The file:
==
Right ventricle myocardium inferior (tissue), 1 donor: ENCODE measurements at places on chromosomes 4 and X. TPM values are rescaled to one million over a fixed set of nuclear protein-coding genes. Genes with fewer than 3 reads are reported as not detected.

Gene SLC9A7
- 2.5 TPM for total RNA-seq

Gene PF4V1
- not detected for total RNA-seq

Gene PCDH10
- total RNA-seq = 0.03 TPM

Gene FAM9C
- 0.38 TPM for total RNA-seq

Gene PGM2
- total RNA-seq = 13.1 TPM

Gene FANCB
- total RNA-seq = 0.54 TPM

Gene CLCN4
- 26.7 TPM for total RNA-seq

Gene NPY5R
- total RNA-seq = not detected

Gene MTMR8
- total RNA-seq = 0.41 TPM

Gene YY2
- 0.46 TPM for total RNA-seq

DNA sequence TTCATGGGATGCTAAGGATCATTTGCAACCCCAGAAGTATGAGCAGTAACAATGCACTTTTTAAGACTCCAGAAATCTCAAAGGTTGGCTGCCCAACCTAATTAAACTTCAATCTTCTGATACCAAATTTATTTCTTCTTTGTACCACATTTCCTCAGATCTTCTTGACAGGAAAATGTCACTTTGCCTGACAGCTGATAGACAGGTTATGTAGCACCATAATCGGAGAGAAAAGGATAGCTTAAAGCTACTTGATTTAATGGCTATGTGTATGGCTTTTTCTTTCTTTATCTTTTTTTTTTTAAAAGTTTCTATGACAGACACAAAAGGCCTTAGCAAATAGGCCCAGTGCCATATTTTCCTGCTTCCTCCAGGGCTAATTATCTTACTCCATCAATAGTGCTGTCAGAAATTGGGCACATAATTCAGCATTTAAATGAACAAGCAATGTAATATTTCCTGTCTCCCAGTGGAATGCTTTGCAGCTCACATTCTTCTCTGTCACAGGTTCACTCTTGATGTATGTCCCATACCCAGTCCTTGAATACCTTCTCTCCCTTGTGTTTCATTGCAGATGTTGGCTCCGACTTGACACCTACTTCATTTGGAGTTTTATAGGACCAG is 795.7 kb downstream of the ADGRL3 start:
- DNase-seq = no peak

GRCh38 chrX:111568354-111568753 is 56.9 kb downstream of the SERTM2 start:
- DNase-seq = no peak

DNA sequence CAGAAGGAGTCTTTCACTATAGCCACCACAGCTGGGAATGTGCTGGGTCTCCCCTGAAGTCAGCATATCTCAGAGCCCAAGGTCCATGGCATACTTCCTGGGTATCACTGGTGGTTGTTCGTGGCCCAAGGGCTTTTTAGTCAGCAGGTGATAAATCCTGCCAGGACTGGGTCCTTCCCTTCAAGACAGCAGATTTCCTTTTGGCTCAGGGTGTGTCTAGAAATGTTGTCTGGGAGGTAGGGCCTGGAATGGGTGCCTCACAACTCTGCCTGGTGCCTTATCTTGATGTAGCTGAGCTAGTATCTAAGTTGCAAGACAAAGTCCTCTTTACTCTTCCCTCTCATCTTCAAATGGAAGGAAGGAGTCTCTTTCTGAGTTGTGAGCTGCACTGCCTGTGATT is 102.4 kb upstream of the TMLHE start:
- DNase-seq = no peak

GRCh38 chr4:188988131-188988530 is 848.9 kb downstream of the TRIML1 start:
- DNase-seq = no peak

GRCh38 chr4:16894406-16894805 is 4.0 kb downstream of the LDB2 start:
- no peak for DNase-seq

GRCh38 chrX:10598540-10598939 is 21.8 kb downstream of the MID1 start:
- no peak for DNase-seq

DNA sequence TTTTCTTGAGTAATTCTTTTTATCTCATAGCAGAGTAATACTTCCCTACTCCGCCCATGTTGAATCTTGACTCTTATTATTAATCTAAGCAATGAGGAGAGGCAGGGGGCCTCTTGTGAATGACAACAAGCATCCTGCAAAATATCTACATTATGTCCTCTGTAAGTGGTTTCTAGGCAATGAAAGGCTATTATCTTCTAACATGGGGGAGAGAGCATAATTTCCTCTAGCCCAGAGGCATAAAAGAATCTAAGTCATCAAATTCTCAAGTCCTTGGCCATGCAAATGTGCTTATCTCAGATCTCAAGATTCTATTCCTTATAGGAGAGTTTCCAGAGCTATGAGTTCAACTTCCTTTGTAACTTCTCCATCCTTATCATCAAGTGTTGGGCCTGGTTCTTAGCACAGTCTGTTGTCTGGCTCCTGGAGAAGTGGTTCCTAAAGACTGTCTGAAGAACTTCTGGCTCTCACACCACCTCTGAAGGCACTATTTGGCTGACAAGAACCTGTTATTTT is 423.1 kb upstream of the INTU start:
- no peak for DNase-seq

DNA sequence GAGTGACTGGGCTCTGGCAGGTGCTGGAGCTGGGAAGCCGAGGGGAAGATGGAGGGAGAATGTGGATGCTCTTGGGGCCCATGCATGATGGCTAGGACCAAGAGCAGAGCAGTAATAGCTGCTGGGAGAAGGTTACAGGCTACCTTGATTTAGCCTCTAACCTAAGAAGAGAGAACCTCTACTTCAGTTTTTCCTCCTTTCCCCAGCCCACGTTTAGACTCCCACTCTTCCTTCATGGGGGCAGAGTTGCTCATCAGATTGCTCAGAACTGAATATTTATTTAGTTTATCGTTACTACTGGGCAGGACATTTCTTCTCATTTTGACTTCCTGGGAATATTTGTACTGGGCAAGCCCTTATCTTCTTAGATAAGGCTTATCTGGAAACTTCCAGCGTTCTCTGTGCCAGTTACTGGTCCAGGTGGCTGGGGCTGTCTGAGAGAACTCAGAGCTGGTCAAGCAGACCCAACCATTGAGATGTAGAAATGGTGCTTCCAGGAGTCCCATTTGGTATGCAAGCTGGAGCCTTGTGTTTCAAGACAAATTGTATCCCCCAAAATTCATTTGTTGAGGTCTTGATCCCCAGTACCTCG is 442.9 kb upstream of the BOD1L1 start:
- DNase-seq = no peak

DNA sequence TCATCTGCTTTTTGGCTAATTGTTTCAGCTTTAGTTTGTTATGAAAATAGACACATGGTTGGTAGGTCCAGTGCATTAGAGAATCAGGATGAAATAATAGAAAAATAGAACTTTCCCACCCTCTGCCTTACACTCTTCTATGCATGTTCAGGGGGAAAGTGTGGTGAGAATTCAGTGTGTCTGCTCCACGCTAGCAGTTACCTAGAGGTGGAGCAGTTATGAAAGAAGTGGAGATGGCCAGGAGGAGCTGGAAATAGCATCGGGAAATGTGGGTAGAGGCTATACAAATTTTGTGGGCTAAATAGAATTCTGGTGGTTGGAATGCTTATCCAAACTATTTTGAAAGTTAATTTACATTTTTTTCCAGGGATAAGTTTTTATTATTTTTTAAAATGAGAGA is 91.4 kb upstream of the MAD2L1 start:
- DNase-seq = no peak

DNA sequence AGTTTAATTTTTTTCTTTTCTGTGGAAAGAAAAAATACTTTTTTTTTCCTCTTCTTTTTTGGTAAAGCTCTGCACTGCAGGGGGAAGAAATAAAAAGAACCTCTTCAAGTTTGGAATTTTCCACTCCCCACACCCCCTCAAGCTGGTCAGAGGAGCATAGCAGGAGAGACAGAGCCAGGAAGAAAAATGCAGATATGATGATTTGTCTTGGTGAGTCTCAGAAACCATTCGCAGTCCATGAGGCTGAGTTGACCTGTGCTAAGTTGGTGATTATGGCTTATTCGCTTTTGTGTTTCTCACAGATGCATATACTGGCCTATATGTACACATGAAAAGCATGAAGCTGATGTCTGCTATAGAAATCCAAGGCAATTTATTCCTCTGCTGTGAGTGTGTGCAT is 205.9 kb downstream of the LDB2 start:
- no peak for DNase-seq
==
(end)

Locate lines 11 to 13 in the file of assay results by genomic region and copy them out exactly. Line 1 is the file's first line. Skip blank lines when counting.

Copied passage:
- total RNA-seq = 13.1 TPM

Gene FANCB
- total RNA-seq = 0.54 TPM